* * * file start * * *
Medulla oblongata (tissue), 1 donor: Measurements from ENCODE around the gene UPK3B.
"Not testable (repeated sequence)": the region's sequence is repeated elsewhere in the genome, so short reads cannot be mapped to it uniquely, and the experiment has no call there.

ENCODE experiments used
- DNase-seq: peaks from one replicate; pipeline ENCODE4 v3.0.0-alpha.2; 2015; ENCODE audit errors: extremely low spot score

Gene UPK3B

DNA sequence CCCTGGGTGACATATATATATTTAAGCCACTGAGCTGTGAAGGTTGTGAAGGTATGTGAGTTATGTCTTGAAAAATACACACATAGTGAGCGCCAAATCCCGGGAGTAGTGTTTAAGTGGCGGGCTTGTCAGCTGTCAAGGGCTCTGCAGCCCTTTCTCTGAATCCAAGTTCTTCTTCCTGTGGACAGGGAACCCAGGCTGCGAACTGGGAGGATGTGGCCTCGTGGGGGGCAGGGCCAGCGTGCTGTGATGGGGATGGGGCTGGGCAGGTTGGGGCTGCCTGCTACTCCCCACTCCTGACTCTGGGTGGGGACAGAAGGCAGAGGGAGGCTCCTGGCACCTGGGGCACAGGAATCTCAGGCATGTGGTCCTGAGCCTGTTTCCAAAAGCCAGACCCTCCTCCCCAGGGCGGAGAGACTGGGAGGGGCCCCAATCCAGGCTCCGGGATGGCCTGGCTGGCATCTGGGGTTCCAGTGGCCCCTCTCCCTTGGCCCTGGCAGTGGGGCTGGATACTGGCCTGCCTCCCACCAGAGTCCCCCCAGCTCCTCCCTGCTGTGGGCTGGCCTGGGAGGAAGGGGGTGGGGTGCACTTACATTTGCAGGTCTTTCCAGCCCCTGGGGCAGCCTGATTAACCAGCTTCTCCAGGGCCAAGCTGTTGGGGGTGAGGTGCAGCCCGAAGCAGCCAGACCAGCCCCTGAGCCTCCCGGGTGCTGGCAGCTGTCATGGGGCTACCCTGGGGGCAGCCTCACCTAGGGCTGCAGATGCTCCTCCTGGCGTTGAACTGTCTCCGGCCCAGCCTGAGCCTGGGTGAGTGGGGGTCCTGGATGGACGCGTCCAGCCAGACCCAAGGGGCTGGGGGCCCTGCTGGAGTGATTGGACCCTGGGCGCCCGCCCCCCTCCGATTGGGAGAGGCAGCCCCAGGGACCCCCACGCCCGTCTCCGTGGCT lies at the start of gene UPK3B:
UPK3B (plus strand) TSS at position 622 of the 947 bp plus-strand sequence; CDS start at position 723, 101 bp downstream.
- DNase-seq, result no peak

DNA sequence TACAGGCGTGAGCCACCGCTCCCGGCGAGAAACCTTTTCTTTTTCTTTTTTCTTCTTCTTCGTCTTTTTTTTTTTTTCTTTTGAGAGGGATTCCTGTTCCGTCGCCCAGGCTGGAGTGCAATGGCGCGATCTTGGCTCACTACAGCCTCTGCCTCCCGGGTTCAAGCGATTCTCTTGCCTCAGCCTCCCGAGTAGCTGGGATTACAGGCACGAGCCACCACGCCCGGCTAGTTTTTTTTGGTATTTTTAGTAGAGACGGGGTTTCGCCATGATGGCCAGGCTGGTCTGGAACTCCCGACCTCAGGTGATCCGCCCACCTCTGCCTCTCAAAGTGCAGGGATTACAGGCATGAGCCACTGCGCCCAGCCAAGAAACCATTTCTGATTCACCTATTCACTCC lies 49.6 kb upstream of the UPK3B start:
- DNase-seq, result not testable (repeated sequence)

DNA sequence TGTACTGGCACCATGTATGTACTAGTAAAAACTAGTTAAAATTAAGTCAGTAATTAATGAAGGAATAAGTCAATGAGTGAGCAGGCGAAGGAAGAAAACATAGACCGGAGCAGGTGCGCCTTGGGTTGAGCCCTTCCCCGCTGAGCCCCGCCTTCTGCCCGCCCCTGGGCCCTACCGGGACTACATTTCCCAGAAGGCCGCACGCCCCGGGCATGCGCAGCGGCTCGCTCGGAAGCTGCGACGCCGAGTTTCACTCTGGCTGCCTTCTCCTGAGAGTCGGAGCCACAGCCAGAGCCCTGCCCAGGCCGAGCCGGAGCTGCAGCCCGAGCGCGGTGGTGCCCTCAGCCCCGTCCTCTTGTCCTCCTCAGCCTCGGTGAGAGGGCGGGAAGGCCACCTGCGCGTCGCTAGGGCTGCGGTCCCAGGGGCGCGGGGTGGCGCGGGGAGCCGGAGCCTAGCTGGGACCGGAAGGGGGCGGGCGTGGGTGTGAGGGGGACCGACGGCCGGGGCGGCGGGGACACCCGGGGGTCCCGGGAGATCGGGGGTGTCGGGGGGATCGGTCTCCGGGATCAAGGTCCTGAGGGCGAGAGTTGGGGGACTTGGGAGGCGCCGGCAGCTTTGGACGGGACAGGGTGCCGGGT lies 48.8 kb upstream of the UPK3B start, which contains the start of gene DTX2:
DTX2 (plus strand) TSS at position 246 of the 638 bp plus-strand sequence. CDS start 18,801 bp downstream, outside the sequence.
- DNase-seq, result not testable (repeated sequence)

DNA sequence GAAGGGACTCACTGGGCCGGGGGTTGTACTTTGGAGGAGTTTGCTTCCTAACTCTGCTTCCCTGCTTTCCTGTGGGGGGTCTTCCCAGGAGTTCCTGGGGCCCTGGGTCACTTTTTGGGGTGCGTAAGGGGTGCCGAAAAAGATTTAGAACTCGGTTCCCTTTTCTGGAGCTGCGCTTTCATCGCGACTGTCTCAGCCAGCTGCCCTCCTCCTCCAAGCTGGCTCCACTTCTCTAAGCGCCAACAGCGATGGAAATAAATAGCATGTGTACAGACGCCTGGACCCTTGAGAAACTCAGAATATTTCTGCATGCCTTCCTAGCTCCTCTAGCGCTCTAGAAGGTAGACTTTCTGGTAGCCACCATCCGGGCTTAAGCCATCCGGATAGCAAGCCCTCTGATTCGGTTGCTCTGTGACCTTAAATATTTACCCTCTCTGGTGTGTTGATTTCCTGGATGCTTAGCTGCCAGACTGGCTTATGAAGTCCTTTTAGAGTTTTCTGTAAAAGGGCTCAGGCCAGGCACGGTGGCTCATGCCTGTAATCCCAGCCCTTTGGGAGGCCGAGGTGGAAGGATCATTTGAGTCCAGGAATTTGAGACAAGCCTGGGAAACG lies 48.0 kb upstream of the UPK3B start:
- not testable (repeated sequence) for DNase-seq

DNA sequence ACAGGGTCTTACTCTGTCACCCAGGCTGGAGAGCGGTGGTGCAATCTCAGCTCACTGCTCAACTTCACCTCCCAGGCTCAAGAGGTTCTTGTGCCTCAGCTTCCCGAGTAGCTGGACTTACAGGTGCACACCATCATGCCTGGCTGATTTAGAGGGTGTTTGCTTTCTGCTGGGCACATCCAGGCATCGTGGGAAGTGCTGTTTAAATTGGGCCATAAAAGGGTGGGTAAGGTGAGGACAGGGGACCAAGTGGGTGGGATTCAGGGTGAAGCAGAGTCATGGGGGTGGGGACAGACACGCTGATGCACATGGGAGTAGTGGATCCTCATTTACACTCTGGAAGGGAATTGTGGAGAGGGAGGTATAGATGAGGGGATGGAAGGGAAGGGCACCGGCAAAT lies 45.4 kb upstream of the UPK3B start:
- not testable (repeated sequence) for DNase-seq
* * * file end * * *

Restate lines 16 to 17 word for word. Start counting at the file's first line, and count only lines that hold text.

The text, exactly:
DNA sequence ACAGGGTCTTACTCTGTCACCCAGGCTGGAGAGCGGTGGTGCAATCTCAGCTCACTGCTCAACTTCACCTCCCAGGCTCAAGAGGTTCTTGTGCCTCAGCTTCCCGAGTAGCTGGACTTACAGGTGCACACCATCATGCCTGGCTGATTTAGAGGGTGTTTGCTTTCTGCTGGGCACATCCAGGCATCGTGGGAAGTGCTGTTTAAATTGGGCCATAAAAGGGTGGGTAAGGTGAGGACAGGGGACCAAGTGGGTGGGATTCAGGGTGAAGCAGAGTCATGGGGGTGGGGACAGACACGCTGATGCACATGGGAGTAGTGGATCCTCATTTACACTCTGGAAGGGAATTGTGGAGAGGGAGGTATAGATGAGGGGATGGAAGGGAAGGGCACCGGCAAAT lies 45.4 kb upstream of the UPK3B start:
- not testable (repeated sequence) for DNase-seq